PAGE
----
Not all heroes carry guns. Sometimes, they are men of religion – that’s the point made by Congressman Tracey Mann of Kansas. He introduced a bill that would honor, not a soldier in the traditional sense, but a chaplain whose moves were an important part of two separate wars: World War II and the Korean War.
For his efforts, Congressman Mann suggested renaming a local Post Office the Captain Emil J. Kapaun Post Office Building in Herrington, KS.
“Father Emil Kapaun was a man of God who served Jesus and his country honorably,” said Rep. Mann when presenting the bill. “The young farm boy became a priest at 24 years old and later a U.S. Military chaplain. He received a Bronze Star and a Medal of Honor for his valor during the Korean War, where he saved the lives of his comrades with complete disregard for his own safety. Father Kapaun truly lived the life of a servant leader. I look forward to this bill’s swift passage in the U.S. Senate to commemorate the life of a great Kansan and American hero.”
Captain Emil Joseph Kapaun served as a chaplain in the U.S. Army from 1944 until 1951, when he was killed as a prisoner of war. For two years he ministered in Burma Theater, often traveling thousands of miles per month in order to mission to soldiers and citizens alike.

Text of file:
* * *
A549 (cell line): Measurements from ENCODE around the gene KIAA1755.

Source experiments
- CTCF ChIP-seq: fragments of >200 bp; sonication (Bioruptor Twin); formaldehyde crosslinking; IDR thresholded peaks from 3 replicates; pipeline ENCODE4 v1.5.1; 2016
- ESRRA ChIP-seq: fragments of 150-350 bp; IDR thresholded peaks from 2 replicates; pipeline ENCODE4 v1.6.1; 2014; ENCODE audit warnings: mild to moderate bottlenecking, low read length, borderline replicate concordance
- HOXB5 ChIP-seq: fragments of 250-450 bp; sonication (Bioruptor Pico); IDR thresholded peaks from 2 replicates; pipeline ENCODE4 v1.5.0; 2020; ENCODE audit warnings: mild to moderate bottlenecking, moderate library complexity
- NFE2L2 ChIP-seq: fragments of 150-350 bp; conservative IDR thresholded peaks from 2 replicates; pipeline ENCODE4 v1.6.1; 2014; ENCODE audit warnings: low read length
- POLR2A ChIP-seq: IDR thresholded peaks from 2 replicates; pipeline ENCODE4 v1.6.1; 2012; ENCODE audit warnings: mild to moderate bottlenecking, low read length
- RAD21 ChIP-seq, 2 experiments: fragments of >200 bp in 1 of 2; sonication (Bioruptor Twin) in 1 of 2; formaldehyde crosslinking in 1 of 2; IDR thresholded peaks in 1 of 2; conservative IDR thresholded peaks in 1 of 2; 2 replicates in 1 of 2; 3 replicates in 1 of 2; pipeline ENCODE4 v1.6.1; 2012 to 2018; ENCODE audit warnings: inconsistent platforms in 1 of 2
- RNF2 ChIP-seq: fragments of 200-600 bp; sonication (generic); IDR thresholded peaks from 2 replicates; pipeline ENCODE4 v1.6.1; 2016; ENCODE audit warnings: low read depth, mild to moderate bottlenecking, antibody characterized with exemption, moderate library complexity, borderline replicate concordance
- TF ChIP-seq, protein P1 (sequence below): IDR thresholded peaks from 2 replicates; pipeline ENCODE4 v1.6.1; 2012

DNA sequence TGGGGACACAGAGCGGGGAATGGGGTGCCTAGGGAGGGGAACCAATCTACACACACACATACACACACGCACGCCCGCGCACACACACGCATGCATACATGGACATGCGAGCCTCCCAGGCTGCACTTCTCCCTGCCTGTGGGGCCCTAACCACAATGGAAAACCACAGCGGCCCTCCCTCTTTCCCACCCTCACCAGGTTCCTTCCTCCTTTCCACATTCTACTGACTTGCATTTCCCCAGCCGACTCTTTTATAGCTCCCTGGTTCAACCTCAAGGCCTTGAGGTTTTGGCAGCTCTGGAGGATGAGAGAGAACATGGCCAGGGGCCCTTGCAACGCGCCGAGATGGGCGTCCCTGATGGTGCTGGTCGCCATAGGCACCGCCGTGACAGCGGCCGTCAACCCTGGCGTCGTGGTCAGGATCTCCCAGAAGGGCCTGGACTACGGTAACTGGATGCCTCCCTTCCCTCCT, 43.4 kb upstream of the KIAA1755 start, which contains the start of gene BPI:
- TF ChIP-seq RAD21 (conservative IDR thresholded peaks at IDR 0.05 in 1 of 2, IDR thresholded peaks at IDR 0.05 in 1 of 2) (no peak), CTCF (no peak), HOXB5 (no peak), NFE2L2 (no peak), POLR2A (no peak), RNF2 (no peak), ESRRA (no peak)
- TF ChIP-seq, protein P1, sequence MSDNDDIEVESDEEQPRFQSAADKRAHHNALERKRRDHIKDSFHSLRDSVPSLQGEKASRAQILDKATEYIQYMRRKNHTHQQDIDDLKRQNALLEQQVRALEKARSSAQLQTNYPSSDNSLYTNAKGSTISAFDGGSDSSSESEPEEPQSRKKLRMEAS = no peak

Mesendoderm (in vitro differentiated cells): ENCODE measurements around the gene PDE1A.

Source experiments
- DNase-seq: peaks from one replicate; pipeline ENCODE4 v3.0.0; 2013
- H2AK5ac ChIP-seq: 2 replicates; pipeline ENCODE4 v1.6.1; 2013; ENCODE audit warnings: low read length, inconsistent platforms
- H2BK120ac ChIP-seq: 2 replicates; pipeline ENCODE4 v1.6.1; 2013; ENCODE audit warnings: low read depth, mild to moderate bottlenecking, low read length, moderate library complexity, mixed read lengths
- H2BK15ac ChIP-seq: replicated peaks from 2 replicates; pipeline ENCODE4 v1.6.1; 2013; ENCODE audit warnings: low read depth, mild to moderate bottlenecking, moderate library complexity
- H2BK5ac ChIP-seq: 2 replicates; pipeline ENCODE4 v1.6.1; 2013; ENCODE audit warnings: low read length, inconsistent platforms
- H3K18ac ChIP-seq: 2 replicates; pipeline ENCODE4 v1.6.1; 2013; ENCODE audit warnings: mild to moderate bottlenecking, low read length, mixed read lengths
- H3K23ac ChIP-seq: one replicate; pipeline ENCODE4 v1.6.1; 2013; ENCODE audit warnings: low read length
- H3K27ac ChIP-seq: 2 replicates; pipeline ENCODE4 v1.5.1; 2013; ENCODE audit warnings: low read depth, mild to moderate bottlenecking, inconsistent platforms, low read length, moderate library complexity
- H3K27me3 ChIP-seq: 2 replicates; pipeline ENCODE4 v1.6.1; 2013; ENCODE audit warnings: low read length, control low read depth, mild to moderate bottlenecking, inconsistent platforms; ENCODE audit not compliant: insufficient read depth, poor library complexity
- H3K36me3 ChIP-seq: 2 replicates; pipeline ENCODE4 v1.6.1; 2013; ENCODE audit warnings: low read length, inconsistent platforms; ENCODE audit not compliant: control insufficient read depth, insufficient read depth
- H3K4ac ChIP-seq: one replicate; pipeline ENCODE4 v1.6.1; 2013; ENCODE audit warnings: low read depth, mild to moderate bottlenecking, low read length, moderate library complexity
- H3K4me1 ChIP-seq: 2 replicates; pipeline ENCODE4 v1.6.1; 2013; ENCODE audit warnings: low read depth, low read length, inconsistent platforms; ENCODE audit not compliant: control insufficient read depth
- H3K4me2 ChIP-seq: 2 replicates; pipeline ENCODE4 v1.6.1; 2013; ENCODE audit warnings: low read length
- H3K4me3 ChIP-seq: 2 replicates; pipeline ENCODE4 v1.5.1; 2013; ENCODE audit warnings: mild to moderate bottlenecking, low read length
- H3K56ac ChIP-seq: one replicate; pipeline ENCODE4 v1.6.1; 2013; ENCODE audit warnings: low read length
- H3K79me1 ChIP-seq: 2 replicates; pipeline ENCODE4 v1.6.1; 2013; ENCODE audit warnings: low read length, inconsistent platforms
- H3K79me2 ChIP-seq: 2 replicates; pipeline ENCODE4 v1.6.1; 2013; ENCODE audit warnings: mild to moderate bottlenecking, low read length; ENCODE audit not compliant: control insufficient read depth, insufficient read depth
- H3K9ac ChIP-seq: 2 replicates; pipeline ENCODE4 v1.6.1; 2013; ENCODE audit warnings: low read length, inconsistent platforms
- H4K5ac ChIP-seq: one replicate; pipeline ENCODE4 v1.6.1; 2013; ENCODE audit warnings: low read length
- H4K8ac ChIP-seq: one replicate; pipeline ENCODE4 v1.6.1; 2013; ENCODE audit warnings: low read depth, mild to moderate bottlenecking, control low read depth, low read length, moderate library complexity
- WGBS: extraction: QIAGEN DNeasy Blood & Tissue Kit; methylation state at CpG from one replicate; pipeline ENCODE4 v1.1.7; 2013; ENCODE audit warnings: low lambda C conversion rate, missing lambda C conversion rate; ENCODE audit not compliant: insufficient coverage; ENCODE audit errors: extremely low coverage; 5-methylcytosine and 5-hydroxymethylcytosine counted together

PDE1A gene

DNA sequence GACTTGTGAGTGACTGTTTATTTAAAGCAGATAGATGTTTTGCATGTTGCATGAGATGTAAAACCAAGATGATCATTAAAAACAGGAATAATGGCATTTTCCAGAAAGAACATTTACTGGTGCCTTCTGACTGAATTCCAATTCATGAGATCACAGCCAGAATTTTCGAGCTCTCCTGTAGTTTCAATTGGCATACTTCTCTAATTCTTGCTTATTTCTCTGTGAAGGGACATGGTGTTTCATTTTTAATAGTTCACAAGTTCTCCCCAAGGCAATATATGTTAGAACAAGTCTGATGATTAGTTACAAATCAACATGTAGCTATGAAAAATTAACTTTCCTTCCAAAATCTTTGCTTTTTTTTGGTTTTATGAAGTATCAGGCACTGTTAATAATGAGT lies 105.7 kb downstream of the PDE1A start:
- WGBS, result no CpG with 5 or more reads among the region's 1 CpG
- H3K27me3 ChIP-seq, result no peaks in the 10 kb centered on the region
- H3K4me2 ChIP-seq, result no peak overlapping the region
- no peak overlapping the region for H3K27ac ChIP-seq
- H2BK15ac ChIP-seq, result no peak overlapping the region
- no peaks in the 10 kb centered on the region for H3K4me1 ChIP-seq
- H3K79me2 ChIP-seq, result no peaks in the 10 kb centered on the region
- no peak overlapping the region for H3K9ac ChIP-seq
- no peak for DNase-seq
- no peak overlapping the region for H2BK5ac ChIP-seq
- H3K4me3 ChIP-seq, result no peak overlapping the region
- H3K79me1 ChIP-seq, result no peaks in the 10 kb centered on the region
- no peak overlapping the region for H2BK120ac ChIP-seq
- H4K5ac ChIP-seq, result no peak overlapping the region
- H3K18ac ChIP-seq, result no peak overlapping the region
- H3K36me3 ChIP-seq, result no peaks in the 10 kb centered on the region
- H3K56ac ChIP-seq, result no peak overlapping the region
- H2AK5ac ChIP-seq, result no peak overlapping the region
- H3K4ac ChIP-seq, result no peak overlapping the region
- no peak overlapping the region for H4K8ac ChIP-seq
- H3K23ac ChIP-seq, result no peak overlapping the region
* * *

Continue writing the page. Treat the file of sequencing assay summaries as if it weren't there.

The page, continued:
After WWII, Kapaun was released from active duty and went on to earn his master’s degree with his GI bill. However, he rejoined the service in 1948, and a year later was slated for Japan.
While overseas, Kapaun was involved with the 1st Cavalry Division’s first amphibious landing of the Korean War. While under fire, he and his assistant rescued a wounded soldier and were able to save his life. The act earned him a Bronze Star Medal with a V device for valor.
He continued to serve in the area, encouraging troops to pray and make peace during their time of war. He gained a reputation for risking his life in order to rescue bodies and injured soldiers, as well as taking confessions and performing baptisms in dangerous battle situations.
Kapaun was known for his impromptu communion setup, where he used the hood of a Jeep as an altar for Mass. His setup was destroyed many times, prompting him to write letters home that prayers had kept him alive.
In November 1950, Kapaun and company were attacked; soldiers urged him to escape, but he stayed with them, rescuing 40-some men. The act earned him a Medal of Honor.
However, he and surviving men were taken as prisoners of war. They were marched 87 miles to a camp, where conditions were so bad that more than 20 would die per day due to starvation, extreme cold, and disease. Kapaun was known for remaining a positive influence on others, donating his own rations, and stealing food to give to others. He also frequently led the prisoners in prayer.
Kapaun’s remains were transferred to his home state of Kansas in 2021. Image courtesy DVIDS.
After being imprisoned for a few months, he died of malnutrition and pneumonia.
He was one of four Army chaplains who were taken as a POW in 1950, all of which died in camp. Posthumously, Kapaun was awarded the Legion of Merit and a Purple Heart.
For decades after, his remains were in the National Memorial Cemetery of the Pacific in Hawaii, after they were collected, along with other soldiers, and buried on U.S. soil. In 2021, his remains were identified and moved to his home state of Kansas, where a ceremony was held on his behalf.